John thanked Rotary for tonight’s invitation, noting that though he is a graduate of Central, it is his first attendance at honour student banquet.  He left Central High School in 1976, co-incidentally the same year as principal Hamilton, about whom he suggested he had a few stories. When he entered in Grade 9 his brother Peter, 10 years older, warned him that ‘Jack’ was gruff on the outside and just as tough on the inside. Peter, whose own graduation coincided with the opening of Northwestern, regretted that he had not had the opportunity to attend its innovative technologically focussed program.  John’s also quite familiar with St. Mike’s where his own kids were students.
A self-described average (read poor) student, his high school recommendation to Laurier indicated that he was probably ‘smarter than he looks’.  WLU must have agreed because they accepted him and he did OK, finishing on the Dean’s List.  So, what advice can an average student give to classic honour students?  He knows that a lot of worry, anxiety and pressure goes along with being a good student. Drawing from Hockey Canada’s current movement to convince young people to diversify, do more than hockey and broaden their experience so they gain the soft skills needed for life; he encouraged the audience to embrace and enjoy their post secondary experience.  Get involved in a variety of activities. Relax. A lot is going to happen in your life. Life has a lot of curves and that’s good.  Nevertheless, preparation and education are important.  No amount of planning ensures success, but failure to make a plan almost certainly has the opposite effect.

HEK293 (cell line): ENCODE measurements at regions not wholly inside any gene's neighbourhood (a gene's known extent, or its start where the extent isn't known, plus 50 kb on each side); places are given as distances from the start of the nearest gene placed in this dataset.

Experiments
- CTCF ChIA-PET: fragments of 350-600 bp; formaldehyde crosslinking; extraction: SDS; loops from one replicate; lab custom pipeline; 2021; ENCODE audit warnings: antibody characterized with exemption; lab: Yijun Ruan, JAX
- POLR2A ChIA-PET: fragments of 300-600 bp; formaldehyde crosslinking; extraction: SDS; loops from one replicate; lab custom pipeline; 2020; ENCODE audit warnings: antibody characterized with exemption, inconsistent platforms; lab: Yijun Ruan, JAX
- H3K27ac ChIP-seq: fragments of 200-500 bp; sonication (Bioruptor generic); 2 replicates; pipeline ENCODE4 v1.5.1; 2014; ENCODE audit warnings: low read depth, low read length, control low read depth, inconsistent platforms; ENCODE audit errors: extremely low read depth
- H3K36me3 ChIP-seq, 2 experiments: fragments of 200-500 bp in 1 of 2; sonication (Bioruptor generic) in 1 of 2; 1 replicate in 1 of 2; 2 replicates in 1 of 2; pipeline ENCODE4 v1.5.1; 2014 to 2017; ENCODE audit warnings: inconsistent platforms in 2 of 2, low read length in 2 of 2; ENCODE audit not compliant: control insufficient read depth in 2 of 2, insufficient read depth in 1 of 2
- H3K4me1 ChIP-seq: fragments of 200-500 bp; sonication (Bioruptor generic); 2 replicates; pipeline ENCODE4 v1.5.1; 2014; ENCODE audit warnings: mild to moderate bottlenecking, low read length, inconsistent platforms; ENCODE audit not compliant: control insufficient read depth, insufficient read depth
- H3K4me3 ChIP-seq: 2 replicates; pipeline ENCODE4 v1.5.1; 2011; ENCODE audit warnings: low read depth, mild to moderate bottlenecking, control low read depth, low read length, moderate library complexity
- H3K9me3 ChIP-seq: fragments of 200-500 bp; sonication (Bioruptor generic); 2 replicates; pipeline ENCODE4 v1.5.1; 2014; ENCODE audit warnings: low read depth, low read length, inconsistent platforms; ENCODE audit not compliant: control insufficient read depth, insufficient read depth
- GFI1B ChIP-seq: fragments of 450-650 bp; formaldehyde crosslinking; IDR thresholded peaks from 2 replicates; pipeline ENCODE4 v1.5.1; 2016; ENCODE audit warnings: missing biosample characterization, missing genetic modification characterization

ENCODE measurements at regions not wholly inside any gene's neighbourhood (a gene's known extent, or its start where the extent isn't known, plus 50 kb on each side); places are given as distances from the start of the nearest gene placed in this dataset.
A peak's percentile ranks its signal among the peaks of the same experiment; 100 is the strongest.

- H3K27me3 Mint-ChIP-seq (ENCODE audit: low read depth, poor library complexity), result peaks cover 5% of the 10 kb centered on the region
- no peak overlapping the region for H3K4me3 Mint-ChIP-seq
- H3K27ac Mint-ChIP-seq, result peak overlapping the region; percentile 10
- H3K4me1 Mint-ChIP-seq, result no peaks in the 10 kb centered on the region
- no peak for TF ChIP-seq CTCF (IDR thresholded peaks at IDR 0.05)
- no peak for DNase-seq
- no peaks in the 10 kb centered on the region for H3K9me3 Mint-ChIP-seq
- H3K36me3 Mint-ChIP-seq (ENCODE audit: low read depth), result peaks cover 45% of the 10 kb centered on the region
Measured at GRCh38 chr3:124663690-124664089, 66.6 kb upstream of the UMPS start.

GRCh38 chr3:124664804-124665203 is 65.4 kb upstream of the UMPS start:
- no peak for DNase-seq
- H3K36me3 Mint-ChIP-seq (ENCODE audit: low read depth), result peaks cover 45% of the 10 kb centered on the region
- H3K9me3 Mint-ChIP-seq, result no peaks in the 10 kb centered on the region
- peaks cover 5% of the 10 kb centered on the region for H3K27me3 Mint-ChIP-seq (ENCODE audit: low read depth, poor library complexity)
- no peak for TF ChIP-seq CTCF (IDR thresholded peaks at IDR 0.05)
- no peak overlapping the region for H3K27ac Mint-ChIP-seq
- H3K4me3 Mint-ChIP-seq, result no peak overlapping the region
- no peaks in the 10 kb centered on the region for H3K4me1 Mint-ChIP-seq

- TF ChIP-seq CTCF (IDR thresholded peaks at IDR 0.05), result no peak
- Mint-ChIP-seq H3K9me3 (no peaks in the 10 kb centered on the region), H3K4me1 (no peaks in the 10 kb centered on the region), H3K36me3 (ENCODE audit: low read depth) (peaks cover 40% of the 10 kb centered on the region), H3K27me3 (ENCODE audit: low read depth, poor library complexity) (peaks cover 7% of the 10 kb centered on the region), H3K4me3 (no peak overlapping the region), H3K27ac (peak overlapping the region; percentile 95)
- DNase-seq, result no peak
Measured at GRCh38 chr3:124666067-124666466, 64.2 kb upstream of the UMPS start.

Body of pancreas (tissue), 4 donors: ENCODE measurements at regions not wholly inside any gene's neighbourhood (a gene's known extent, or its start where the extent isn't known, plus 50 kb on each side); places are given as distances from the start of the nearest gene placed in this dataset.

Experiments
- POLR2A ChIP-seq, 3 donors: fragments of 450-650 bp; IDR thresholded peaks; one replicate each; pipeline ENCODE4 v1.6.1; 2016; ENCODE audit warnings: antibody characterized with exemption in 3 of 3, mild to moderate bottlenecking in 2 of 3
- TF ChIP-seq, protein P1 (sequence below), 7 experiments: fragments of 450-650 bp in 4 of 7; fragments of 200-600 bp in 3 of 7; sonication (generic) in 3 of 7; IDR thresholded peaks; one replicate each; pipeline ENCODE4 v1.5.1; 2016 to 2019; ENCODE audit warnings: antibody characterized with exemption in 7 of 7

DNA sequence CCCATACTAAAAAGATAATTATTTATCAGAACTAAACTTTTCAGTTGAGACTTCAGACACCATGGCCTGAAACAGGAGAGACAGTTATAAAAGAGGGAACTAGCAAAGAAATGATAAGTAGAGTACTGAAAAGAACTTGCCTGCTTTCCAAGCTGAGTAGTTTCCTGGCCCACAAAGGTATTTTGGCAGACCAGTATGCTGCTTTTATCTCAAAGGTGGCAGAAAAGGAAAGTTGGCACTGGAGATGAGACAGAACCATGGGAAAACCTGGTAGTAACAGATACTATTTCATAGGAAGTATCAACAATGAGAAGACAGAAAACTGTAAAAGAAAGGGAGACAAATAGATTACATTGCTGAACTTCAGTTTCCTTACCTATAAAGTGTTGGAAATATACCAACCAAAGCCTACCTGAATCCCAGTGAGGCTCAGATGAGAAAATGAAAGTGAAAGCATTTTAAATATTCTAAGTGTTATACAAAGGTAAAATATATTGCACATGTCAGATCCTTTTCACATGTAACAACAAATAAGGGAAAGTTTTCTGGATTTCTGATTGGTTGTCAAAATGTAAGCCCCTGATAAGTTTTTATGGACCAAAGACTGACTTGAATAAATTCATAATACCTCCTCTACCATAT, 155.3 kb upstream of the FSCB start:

However, recognize that plans get changed. Referring to his own Collegian yearbook, it’s clear that most of his peers are not doing today what they planned at the end of high school (with the possible exception of the one who vowed not to read another T.S. Eliot poem).  One of John’s sons planned to teach, completed undergraduate and Master’s degrees, and a M.Ed., then went back to managing a restaurant, a job he does well and enjoys. Another son declined an HVAC apprenticeship to become a pro UFC competitor. After two years he quit, took a factory job on night shift, and is now apprenticing as a plumber/gas fitter.